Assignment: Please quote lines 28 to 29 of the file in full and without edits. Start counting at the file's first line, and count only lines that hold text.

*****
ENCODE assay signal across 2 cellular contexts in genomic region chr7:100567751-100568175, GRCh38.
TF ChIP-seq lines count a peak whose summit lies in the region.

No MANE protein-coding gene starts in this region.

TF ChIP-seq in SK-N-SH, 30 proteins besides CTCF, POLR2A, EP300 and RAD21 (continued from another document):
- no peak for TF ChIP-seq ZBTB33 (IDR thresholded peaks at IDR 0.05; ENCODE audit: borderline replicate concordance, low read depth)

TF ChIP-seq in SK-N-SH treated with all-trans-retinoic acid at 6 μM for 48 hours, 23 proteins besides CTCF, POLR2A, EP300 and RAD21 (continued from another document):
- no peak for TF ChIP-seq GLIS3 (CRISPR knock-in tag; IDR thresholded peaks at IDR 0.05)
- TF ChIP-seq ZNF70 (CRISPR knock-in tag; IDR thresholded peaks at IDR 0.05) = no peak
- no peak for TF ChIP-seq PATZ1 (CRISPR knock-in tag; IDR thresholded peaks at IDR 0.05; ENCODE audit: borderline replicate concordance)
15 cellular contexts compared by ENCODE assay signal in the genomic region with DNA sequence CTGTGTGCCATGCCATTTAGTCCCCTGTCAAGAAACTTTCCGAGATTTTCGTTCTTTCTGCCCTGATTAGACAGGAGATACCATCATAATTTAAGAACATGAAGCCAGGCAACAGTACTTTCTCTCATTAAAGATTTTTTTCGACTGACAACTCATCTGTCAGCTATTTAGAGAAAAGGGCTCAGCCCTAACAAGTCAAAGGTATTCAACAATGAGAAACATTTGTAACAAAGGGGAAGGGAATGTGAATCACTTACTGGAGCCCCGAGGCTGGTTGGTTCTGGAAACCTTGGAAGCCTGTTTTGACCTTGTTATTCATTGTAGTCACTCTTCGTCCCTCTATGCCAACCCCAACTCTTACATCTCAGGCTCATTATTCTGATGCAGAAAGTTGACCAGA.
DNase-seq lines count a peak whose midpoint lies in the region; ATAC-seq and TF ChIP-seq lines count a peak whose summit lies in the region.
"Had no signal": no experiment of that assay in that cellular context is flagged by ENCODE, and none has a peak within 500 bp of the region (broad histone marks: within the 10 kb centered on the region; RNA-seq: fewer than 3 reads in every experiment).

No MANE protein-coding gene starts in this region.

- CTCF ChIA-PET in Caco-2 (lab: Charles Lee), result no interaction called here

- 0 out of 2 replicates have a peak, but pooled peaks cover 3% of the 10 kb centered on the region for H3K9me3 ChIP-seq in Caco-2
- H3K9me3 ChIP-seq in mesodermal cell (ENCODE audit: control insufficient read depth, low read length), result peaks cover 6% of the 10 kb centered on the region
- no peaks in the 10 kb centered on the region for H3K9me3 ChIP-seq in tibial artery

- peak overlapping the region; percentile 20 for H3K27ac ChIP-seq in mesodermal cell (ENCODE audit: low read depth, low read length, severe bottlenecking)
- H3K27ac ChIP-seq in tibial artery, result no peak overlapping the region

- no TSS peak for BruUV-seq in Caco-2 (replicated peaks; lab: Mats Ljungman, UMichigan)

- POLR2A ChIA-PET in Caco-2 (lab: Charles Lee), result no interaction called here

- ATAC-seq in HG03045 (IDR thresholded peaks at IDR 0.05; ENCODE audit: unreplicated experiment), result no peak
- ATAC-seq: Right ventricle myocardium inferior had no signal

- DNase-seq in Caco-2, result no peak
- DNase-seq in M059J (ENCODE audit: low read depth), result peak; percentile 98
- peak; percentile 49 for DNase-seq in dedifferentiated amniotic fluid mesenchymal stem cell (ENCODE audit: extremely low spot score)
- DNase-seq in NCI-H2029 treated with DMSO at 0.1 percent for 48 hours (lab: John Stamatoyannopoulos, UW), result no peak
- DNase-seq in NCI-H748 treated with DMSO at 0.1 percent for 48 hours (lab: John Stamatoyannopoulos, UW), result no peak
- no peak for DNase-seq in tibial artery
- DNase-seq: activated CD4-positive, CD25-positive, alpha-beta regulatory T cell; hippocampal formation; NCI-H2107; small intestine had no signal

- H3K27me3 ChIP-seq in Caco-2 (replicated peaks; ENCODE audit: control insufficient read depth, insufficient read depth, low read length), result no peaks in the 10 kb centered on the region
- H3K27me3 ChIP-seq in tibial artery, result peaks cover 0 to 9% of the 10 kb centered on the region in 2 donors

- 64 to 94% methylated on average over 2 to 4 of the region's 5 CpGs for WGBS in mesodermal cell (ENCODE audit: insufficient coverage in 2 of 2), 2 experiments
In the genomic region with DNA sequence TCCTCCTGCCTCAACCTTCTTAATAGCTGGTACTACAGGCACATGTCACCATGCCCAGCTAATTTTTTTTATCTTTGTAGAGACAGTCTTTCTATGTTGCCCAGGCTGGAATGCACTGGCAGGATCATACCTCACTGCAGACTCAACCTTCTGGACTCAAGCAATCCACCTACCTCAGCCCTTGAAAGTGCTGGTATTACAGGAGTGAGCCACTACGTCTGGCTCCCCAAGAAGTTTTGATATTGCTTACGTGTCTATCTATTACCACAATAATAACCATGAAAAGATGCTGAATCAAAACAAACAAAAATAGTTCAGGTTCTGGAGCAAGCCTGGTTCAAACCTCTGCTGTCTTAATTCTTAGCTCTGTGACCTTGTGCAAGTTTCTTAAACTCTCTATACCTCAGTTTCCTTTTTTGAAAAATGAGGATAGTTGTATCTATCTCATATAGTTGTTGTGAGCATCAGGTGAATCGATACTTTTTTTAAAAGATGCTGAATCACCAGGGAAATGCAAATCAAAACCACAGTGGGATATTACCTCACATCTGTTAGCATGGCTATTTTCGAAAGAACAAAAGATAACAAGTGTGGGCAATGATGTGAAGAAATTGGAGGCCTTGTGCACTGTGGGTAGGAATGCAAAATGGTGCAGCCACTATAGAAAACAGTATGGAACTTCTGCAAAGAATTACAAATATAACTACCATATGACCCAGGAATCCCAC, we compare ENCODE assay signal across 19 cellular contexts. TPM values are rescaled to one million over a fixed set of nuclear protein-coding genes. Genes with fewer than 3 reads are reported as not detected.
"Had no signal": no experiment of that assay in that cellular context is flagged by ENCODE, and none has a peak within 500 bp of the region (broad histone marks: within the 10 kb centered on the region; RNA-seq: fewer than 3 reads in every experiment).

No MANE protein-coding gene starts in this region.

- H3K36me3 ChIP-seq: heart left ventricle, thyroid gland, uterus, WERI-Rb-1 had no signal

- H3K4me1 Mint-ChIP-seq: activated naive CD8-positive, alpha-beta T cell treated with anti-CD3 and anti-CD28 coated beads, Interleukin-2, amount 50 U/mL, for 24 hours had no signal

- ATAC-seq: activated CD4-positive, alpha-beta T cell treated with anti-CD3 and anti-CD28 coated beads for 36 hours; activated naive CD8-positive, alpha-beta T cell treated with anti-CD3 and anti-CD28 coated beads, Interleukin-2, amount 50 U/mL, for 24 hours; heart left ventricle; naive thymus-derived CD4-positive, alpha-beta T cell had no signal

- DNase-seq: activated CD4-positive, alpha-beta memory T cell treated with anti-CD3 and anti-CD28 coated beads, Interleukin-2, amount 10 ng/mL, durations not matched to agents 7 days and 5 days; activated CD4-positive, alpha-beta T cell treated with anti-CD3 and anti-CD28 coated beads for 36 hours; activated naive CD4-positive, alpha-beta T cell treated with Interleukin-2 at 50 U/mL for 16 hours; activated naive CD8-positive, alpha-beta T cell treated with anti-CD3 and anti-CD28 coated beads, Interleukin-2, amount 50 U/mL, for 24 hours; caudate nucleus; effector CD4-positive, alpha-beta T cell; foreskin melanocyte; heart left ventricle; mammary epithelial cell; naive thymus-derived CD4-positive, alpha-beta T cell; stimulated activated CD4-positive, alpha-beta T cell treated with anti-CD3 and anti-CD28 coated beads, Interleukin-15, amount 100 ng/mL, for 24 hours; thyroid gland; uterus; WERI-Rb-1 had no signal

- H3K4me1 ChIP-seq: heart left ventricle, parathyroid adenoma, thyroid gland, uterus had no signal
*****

- DNase-seq in NCI-H748 treated with DMSO at 0.1 percent for 48 hours (lab: John Stamatoyannopoulos, UW), result no peak
- no peak for DNase-seq in tibial artery